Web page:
come to about 80%. However, that cell also had the worst performance on the twenty-fifth discharge, further demonstrating that there is significant variation from cell to cell. We were not surprised when the manufacturer revised the application note, showing new discharge time curves. The initial discharge times were 9.8 and 9.6 hours for D and C cells, respectively, for continuous discharge at the loads we were using. The new times were 9.5 and 7.8 hours for D and C cells, respectively. Most cells came reasonably close to the revised data.

Battery Lifetime

The manufacturer claims that the batteries can be reused twenty-five times or more. Clearly, this is not supported for moderately deep discharges down to 0.9 V. Unfortunately, as much fun as this project was, we finally had to move on to other things and did not have time to fully investigate other discharges points such as 1.1 V.

Standard Alkaline Batteries

The application note states that the capacity of Renewal cells during initial discharge is similar to that of standard alkaline batteries. It gives a chart that summarizes the rechargeable-battery performance versus that of a standard alkaline, using a SEGA game as the load. (The SEGA game uses AA cells.) They claim 4.5 hours of use for the standard alkaline battery and 4.1 hours of initial-cycle use for the rechargeable. (Of course, the rechargeable battery can be used again and again, for a claimed 59 hours of operation.)

These claims did not compare to the results we found using the controlled load of the test fixture, however, at least not for D cells. Mike hiked down to a local department store and obtained a pack of alkaline D cells. He put one in the fixture and set it to the identical trip point and load conditions as the Renewal cells. Fortunately, it was an Eveready battery, so we can safely say it kept "going and going and going," giving us over 20 hours of life (compared to approximately 10 hours of initial discharge time for the rechargeable D cell). This was repeated for several cells. (See Fig 18 for a typical example of the performance.) The initial discharge of a typical newer-formulation D-cell alkaline rechargeable battery is also shown on the graph for comparison. We note that the performance of the standard alkaline cells is surprisingly consistent from cell to cell (although we did see one cell that came up noticeably short).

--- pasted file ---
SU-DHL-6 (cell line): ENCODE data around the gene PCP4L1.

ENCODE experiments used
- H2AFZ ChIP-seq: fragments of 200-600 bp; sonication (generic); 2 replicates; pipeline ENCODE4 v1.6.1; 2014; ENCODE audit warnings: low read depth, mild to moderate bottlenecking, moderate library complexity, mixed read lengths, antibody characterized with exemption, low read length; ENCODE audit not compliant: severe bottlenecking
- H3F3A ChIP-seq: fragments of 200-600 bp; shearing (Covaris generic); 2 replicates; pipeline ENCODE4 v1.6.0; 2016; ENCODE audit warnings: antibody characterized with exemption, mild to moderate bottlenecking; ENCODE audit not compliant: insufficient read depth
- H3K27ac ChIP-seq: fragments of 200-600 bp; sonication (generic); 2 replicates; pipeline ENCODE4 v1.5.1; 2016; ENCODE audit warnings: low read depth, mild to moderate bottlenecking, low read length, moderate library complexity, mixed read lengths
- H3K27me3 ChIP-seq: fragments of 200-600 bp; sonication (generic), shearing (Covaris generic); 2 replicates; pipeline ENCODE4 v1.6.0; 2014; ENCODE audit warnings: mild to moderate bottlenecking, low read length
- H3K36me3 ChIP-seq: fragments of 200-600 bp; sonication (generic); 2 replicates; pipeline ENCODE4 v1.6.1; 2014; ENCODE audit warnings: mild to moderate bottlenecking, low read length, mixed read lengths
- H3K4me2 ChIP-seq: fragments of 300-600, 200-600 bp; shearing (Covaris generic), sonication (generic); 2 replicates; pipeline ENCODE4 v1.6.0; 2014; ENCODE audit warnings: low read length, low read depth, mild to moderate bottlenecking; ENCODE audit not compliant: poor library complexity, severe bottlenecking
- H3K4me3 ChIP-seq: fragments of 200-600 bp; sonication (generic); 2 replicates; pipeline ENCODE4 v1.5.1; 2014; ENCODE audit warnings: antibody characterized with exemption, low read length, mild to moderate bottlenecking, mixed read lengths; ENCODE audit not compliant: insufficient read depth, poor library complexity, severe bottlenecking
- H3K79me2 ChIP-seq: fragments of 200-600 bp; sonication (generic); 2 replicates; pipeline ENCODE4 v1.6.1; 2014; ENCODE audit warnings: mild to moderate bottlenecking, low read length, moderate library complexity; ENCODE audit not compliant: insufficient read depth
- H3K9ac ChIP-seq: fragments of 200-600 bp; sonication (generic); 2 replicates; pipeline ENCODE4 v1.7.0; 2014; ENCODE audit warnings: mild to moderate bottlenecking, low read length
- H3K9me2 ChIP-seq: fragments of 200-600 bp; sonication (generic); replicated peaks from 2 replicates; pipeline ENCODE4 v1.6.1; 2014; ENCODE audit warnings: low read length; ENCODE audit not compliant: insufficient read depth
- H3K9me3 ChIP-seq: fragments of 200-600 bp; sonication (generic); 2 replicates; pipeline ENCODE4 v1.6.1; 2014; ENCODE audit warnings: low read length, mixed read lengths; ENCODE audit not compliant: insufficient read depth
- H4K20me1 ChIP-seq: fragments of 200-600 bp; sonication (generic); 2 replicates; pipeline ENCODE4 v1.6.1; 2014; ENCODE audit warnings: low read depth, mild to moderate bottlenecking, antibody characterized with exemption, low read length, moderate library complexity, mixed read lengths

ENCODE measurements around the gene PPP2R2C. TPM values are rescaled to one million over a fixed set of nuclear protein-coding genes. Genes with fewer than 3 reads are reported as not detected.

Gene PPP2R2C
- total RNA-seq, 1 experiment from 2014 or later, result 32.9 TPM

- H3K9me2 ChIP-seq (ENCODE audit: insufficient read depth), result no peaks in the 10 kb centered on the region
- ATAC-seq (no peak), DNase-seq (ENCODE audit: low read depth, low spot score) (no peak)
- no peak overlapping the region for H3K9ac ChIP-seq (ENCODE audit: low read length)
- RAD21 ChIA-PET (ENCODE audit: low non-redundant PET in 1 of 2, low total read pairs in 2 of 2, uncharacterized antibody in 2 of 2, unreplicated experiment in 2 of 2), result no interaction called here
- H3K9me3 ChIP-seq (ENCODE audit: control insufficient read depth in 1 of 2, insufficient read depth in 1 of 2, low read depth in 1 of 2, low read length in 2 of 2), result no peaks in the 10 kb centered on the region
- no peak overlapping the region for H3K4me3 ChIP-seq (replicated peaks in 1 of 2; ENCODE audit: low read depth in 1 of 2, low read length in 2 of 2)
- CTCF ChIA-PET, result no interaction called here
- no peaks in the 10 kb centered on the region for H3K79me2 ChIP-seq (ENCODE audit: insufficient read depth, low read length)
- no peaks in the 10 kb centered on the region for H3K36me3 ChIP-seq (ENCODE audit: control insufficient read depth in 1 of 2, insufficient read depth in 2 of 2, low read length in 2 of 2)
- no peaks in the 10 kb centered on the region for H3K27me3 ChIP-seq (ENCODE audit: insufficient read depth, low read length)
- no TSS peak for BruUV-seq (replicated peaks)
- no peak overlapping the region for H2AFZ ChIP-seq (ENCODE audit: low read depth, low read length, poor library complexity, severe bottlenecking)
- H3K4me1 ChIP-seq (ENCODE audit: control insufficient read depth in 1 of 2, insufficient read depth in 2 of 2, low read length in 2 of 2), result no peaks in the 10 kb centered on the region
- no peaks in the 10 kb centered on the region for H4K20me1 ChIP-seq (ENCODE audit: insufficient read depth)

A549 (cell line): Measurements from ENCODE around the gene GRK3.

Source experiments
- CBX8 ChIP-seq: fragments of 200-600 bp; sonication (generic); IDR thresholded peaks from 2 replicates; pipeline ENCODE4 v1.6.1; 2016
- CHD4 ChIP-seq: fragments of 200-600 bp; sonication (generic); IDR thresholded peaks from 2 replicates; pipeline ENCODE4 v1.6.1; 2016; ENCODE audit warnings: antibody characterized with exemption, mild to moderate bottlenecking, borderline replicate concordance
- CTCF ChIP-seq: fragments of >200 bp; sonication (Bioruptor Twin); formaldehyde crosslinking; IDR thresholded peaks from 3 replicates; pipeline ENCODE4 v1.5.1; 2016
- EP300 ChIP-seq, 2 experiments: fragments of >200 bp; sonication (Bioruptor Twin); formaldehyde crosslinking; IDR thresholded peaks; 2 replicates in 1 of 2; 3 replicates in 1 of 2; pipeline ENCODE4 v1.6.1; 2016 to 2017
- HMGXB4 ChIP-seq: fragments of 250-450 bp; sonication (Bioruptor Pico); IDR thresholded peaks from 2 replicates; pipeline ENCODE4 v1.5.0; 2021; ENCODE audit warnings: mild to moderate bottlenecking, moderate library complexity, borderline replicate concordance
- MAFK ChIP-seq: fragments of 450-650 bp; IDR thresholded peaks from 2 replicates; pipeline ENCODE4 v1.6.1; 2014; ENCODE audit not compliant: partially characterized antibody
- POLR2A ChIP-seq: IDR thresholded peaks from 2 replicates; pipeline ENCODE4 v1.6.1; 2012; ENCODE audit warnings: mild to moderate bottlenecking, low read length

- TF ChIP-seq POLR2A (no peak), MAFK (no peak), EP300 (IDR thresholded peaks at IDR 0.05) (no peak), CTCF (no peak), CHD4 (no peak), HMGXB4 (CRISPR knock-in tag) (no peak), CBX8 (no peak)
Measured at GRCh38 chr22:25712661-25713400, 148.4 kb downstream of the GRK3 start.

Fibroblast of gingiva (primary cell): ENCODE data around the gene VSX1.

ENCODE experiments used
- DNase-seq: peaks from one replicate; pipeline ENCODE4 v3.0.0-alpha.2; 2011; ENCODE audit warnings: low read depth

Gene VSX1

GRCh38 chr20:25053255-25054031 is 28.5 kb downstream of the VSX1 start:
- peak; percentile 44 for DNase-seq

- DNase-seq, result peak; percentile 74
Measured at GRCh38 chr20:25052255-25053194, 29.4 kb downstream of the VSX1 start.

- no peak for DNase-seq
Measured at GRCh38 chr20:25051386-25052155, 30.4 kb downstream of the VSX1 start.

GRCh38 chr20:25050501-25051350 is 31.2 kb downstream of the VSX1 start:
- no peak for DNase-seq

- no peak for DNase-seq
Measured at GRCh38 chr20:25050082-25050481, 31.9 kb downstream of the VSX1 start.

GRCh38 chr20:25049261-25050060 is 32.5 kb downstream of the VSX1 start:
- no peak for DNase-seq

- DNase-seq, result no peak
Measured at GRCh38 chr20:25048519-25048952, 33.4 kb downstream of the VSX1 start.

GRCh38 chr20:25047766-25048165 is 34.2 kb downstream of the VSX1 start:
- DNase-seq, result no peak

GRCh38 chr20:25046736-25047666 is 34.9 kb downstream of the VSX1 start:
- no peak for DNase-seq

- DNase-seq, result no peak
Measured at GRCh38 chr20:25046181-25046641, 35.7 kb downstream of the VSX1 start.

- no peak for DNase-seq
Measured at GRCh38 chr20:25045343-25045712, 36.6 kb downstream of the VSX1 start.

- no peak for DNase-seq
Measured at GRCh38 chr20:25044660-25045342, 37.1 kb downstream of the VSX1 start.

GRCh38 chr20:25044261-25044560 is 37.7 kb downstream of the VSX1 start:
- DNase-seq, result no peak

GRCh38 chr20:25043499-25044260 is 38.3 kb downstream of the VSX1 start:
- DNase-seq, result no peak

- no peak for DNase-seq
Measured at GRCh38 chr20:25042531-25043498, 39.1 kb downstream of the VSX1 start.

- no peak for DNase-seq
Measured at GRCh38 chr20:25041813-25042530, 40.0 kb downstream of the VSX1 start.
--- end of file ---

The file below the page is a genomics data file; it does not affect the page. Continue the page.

NiCd Batteries

For comparison, we did a single monitored discharge of a NiCd "D-sized" cell (see the text a bit later in this section). The resulting graph appears in Fig 19. The classic shape to this curve is readily apparent. Note how the voltage levels off and remains constant relative to other types of cells. Once the charge is depleted, the voltage drops off suddenly. This can be an advantage if near-constant voltage is required for the application being considered, or a disadvantage in that little warning is given to signal a nearly dead battery.

One might rightfully ask the question: "Why would rechargeable alkaline batteries be a better choice than NiCd batteries?" At first gl ance, the NiCds have one distinct advantage: Properly used and discharged, they are good for hundreds of cycles. This can make them economical batteries for many applications. They also are able to deliver a relatively high current compared to alkaline batteries, making them excellent choices for high-power applications with a low duty cycle, such as in power tools.

NiCds, however, typically develop around 1.2 V per cell, possibly rendering them unsuitable for direct battery replacements in some devices. They also typically lose about 1% of their charge per day, so they usually need to be charged at the time of purchase. This also reduces the "shelf-life" of a charge to about three months or so. In addition, as an inspection of the graphs quickly shows, the total energy from a fully charged typical "D" cell is considerably less than an alkaline cell. In the case of D cells, this is probably not an entirely fair comparison, but more about this later.